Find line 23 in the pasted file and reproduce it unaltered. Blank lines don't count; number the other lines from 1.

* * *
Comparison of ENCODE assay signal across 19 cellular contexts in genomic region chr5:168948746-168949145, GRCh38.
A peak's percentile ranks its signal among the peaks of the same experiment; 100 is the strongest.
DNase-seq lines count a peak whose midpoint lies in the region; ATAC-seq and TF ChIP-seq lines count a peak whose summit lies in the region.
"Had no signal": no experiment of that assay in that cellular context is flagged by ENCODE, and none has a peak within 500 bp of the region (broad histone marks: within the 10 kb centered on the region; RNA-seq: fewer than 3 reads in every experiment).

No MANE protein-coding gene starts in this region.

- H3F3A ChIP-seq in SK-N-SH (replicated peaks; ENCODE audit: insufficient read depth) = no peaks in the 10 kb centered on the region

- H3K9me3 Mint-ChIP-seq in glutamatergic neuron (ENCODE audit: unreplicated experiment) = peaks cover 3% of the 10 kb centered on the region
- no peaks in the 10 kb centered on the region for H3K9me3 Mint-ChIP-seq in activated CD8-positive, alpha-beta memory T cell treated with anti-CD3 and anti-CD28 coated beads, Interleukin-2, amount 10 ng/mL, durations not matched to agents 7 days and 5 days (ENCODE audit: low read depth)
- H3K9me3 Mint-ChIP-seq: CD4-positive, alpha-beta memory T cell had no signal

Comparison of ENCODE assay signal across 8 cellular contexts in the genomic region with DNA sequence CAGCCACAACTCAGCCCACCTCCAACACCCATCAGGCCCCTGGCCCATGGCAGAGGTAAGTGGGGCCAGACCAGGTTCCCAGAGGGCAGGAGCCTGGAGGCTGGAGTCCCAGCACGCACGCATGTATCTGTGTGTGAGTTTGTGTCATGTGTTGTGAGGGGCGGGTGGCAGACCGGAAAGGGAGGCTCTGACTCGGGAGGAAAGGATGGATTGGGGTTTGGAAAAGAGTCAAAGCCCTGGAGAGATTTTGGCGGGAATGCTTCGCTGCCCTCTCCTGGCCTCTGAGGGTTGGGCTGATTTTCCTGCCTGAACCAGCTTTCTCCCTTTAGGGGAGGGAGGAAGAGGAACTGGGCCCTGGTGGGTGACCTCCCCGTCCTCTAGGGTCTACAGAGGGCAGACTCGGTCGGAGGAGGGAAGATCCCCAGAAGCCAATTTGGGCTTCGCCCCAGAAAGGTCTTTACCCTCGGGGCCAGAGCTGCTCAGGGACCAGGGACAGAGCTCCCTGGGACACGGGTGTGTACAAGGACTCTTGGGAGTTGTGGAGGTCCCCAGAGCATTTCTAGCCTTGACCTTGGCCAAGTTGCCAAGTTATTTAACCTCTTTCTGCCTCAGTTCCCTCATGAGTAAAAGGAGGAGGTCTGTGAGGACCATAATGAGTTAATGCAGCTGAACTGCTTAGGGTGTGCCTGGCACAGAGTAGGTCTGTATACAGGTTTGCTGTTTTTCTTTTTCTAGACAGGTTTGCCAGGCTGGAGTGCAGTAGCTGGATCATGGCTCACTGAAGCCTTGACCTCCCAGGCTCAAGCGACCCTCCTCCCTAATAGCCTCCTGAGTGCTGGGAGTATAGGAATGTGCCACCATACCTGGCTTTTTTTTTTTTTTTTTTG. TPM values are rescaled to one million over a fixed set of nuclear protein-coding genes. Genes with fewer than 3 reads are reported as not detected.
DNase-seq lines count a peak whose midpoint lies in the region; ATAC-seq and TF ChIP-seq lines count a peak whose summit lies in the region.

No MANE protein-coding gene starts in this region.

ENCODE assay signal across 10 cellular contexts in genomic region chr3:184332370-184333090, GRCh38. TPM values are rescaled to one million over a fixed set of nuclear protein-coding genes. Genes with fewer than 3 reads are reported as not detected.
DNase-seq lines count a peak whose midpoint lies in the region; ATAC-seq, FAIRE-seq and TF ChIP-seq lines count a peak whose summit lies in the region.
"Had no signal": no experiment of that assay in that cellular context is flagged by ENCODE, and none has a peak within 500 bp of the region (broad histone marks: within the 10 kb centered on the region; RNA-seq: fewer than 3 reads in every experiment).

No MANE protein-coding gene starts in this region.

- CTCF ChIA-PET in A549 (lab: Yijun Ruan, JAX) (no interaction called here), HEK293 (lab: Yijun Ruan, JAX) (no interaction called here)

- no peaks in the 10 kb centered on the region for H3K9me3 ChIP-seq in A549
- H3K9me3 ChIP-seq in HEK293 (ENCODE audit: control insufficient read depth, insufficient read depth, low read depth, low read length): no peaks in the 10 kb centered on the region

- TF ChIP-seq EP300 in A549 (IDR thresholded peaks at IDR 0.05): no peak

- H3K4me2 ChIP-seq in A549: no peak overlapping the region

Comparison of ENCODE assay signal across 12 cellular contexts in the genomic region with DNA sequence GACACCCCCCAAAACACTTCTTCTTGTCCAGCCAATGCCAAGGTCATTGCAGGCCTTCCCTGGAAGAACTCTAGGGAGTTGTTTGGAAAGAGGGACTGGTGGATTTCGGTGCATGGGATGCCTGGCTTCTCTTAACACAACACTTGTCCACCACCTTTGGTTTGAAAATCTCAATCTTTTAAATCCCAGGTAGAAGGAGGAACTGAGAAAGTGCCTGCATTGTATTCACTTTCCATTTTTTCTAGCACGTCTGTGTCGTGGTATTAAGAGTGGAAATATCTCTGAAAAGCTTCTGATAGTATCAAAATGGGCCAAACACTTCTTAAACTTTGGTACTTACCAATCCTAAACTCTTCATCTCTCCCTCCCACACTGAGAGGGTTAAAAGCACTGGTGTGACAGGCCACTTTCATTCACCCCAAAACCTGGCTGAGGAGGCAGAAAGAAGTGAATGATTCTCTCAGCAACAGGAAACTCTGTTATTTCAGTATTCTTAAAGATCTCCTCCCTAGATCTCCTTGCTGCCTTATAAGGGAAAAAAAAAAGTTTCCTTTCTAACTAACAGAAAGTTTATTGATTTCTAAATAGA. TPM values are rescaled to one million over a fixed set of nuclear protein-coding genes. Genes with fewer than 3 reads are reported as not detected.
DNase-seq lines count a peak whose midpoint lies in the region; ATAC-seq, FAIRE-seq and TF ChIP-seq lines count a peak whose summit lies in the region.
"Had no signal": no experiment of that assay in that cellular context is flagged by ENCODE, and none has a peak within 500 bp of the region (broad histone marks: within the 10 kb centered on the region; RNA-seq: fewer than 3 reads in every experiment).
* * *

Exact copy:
DNase-seq lines count a peak whose midpoint lies in the region; ATAC-seq, FAIRE-seq and TF ChIP-seq lines count a peak whose summit lies in the region.